The SVMA WILL investigate complaints related to billing if there is evidence of the following:
- charging for services that were not rendered
- failure to provide the client with a reasonable estimate of the cost for the recommended medical services failure to obtain informed consent for the medical services rendered and actions taken
- fees which are excessive for professional services
- failure to provide the client with a fully itemized bill upon the client’s request.
Reasons for Dismissal of a Complaint
The professional conduct committee may dismiss complaints for the following reasons:
- the complaint is trivial, frivolous, vexatious or made in bad faith;
- the complaint concerns a matter over which the association does not have jurisdiction;
- the complaint gives rise to an abuse of process;
- the complaint is filed for an improper purpose or motive;
- there is no reasonable prospect the complaint will be substantiated;
- the substance of the complaint has been appropriately dealt with in another proceeding.
A licenced veterinarian must cooperate with an investigation, including providing information or records requested by the PCC. The professional conduct committee may impose interim suspensions and restrictions, as can the discipline committee pending the outcome of a hearing.
Making a Complaint
In order for the SVMA to review and investigate complaints from the public, the complaint must be submitted using the SVMA Complaint Form and must be signed by the complainant(s). The statement of complaint should clearly and precisely set out the following information:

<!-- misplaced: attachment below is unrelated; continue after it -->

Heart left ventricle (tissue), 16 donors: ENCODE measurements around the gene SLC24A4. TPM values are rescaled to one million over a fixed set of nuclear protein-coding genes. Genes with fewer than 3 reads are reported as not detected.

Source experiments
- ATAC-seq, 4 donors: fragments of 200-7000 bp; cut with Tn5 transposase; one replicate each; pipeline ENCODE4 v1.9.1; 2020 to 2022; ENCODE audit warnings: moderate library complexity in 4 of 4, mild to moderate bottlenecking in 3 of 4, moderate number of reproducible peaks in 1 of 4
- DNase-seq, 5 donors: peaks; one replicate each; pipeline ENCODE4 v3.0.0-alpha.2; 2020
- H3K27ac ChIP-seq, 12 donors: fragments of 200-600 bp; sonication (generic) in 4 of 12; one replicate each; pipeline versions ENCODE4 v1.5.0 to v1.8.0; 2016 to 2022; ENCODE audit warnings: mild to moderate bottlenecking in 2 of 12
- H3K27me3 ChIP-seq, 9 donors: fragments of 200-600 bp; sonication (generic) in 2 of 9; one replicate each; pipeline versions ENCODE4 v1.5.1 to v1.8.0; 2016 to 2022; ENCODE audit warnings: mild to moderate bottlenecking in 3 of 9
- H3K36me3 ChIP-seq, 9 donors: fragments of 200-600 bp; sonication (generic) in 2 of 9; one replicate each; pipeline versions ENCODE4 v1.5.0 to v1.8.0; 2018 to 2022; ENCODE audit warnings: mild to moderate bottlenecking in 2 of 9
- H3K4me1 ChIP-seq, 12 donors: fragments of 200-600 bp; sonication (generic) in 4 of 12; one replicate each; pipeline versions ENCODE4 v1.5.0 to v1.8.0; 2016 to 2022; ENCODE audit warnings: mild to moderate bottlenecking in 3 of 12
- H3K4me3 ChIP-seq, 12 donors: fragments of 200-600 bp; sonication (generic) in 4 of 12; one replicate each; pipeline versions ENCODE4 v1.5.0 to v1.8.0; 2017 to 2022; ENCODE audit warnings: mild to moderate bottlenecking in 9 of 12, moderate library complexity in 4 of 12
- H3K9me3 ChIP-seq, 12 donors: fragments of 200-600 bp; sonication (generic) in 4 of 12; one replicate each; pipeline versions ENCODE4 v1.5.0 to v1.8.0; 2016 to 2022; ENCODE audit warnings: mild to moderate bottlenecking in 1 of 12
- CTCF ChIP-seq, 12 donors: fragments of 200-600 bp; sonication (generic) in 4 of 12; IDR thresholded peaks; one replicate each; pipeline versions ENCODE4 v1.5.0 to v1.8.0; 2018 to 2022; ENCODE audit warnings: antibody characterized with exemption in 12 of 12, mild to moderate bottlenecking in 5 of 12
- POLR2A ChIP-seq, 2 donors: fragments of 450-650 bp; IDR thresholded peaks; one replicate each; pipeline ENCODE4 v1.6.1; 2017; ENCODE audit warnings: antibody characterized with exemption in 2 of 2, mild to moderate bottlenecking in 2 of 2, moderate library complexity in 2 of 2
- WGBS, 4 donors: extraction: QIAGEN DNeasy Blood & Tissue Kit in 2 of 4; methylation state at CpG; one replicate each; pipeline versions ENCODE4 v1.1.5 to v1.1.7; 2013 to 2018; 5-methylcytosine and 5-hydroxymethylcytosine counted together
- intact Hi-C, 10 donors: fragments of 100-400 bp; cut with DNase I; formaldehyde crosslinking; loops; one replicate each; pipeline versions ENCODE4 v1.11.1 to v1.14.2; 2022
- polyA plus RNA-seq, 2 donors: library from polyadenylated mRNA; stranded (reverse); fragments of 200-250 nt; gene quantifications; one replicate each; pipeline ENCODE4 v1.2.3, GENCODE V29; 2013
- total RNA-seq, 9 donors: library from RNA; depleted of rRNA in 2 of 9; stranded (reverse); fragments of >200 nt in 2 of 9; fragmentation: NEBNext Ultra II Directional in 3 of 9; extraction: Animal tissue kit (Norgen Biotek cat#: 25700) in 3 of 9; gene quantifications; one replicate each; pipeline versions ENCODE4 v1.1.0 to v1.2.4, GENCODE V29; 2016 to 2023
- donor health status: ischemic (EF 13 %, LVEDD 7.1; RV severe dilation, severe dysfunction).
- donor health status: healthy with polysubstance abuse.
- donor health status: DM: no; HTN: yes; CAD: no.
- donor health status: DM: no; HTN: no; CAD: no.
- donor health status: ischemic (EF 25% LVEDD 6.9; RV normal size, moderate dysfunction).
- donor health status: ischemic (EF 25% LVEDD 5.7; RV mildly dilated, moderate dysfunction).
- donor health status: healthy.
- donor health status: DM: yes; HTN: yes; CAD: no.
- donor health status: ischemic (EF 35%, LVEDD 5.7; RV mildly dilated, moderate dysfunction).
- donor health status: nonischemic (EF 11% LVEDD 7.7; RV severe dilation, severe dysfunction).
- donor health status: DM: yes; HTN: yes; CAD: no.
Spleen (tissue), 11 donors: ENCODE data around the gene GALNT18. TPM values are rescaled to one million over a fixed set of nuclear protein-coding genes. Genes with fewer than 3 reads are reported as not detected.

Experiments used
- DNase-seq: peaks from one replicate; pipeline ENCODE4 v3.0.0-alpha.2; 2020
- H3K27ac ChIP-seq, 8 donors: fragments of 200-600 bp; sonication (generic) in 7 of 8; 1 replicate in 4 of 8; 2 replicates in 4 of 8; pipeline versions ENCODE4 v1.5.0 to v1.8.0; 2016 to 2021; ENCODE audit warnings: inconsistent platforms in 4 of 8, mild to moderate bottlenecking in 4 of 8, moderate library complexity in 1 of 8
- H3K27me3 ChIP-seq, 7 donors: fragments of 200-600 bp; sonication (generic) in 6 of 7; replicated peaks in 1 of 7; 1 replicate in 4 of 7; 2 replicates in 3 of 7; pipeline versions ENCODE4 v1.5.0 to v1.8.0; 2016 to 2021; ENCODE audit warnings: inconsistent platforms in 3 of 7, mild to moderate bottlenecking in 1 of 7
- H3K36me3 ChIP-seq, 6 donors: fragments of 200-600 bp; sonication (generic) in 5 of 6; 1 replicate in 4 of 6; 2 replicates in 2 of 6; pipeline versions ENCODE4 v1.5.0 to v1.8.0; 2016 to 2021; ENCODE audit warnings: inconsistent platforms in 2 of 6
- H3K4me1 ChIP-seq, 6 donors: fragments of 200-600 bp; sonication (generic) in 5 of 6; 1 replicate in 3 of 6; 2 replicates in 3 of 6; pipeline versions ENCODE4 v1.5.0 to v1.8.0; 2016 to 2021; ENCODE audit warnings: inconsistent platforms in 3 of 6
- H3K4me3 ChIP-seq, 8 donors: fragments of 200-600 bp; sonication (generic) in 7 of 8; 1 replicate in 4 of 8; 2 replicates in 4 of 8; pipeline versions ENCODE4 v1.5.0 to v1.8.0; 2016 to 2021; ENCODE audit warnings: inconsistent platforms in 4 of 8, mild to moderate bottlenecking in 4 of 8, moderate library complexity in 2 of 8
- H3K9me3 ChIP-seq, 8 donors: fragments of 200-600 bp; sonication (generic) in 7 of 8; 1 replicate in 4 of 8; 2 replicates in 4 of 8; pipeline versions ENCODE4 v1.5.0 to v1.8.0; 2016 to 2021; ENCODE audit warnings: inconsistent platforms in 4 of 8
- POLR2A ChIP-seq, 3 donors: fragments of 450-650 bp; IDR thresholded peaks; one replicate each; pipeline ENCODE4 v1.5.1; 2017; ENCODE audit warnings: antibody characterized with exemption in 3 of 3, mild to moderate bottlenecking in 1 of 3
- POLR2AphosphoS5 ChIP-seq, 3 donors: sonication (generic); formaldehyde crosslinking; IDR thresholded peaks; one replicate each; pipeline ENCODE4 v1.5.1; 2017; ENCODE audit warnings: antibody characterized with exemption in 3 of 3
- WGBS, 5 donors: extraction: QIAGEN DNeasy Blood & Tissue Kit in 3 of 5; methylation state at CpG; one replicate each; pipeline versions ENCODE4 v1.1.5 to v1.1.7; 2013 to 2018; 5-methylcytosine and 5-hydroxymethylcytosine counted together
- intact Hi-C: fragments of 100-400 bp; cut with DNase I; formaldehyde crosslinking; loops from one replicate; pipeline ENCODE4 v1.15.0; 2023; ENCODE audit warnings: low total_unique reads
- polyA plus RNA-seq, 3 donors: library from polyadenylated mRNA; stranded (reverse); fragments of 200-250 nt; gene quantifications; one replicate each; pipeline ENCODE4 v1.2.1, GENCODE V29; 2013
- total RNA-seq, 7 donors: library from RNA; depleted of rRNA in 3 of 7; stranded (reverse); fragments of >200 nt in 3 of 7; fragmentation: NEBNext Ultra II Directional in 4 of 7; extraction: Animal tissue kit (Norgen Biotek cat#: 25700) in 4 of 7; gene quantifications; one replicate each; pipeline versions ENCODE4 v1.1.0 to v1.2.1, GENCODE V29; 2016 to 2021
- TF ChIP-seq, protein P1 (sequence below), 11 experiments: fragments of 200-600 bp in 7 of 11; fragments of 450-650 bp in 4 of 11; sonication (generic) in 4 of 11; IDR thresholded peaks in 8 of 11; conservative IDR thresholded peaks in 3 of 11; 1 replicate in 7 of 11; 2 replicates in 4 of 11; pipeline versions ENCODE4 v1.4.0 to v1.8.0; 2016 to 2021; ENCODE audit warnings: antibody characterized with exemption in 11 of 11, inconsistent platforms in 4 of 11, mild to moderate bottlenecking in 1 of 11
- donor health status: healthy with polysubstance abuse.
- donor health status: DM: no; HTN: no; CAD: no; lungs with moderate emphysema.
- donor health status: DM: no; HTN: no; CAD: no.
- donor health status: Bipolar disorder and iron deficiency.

- the name of the veterinarian being complained about
- the name of the veterinary facility
- a description of the problem
- an outline of the concerns or issues for the committee to consider
- the dates on which the events occurred
- the name and contact information of anyone who may be able to provide further information
- copies of invoices or other documentation that may aid the committee in its review of the issues
- the complainant’s full name and mailing address
Please send completed and signed form(s) by post or email to:
Dr Marc Cattet, registrar
Saskatchewan Veterinary Medical Association
202-224 Pacific Avenue
Saskatoon SK S7K 1N9
Complaints Process Q & A
Are all letters of complaint forwarded to the Professional Conduct Committee?
Yes, all letters of complaint are reviewed by the Professional Conduct Committee.
Who are the members of the PCC?
The PCC consists of up to nine members, all of whom are, or have been, practising veterinarians. All members of the committee are volunteers, appointed by council, who meet on a regular basis.
How does the Professional Conduct Committee function?
The committee reviews cases and assigns a sub-committee of two members to investigate each complaint. The sub-committee may interview the veterinarian and witnesses, and will review medical records and any other relevant information. The subcommittee then writes a summary of the case and presents its findings to the Committee. The PCC then makes a decision on disposition of the case or it may ask more information be collected.
What does the investigation involve?
The complainant is contacted by the SVMA to confirm receipt of the complaint. The veterinarian is notified of the complaint and provided with a copy. The veterinarian is given an opportunity to submit a written explanation, pertinent medical records, x-rays, logs and other documentation to the SVMA office. The veterinarian is then interviewed by a two person sub-committee of the PCC. Other people involved in the case may be interviewed as well.